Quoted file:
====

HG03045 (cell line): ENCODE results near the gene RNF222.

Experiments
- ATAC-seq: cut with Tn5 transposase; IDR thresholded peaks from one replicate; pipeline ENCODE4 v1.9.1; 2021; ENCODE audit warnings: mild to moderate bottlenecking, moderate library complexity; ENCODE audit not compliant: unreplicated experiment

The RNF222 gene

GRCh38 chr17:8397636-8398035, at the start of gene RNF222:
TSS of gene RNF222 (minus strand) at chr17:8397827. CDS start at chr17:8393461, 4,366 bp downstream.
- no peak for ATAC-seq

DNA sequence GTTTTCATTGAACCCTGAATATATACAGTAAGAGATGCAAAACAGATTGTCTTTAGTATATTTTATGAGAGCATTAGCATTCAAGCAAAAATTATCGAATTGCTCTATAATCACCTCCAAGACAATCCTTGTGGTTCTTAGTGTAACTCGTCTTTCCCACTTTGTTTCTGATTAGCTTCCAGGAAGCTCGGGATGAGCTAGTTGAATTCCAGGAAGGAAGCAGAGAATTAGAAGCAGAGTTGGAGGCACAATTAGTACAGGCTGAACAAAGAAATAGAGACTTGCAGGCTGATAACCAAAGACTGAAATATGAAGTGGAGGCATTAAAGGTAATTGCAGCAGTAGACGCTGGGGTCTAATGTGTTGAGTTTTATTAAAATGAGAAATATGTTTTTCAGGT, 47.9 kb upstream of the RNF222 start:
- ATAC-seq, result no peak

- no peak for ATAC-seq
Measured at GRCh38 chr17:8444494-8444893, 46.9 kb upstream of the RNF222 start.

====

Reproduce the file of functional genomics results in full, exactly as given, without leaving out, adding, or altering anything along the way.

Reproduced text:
HG03045 (cell line): ENCODE results near the gene RNF222.

Experiments
- ATAC-seq: cut with Tn5 transposase; IDR thresholded peaks from one replicate; pipeline ENCODE4 v1.9.1; 2021; ENCODE audit warnings: mild to moderate bottlenecking, moderate library complexity; ENCODE audit not compliant: unreplicated experiment

The RNF222 gene

GRCh38 chr17:8397636-8398035, at the start of gene RNF222:
TSS of gene RNF222 (minus strand) at chr17:8397827. CDS start at chr17:8393461, 4,366 bp downstream.
- no peak for ATAC-seq

DNA sequence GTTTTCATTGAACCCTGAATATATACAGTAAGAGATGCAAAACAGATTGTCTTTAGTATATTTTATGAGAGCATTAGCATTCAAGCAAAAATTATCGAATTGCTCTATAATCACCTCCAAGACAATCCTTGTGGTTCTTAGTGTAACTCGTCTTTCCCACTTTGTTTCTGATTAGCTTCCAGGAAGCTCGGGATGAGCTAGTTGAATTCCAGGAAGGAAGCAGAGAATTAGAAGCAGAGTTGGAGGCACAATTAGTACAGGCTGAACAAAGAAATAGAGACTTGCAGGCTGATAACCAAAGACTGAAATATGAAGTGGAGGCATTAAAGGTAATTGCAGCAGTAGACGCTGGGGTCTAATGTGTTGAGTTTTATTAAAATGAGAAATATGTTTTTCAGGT, 47.9 kb upstream of the RNF222 start:
- ATAC-seq, result no peak

- no peak for ATAC-seq
Measured at GRCh38 chr17:8444494-8444893, 46.9 kb upstream of the RNF222 start.